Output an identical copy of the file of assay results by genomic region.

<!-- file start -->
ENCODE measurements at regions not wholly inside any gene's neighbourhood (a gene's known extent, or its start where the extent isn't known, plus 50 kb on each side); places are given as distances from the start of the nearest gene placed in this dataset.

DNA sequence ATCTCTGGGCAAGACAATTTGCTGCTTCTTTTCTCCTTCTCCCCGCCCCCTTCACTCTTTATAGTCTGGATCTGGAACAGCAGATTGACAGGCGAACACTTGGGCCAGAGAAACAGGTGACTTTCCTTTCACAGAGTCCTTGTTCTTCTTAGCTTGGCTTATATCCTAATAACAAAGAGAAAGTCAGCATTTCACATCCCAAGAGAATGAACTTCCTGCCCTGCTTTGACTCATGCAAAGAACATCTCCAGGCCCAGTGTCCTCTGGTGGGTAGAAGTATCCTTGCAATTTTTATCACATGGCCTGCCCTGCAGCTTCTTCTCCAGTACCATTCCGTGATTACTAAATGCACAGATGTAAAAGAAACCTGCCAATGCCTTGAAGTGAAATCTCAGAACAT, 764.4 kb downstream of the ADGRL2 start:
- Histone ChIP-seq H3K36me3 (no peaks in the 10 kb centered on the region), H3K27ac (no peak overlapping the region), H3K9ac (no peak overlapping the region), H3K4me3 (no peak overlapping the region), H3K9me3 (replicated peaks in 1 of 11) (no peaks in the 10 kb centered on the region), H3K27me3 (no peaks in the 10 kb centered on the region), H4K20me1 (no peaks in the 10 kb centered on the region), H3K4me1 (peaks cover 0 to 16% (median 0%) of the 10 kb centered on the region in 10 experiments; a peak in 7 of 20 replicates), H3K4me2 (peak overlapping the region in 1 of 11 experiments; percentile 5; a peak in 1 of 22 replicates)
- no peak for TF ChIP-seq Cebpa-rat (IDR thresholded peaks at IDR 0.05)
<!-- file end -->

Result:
ENCODE measurements at regions not wholly inside any gene's neighbourhood (a gene's known extent, or its start where the extent isn't known, plus 50 kb on each side); places are given as distances from the start of the nearest gene placed in this dataset.

DNA sequence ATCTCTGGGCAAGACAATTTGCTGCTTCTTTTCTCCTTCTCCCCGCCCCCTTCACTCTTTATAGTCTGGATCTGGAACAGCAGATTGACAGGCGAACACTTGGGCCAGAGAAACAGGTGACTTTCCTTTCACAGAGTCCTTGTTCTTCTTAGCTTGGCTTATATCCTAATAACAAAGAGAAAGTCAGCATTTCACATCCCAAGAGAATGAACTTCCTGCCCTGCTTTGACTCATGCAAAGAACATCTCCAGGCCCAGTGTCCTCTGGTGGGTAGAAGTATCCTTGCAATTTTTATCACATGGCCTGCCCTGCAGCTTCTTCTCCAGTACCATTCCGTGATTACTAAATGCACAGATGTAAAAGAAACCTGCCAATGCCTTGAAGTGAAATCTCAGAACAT, 764.4 kb downstream of the ADGRL2 start:
- Histone ChIP-seq H3K36me3 (no peaks in the 10 kb centered on the region), H3K27ac (no peak overlapping the region), H3K9ac (no peak overlapping the region), H3K4me3 (no peak overlapping the region), H3K9me3 (replicated peaks in 1 of 11) (no peaks in the 10 kb centered on the region), H3K27me3 (no peaks in the 10 kb centered on the region), H4K20me1 (no peaks in the 10 kb centered on the region), H3K4me1 (peaks cover 0 to 16% (median 0%) of the 10 kb centered on the region in 10 experiments; a peak in 7 of 20 replicates), H3K4me2 (peak overlapping the region in 1 of 11 experiments; percentile 5; a peak in 1 of 22 replicates)
- no peak for TF ChIP-seq Cebpa-rat (IDR thresholded peaks at IDR 0.05)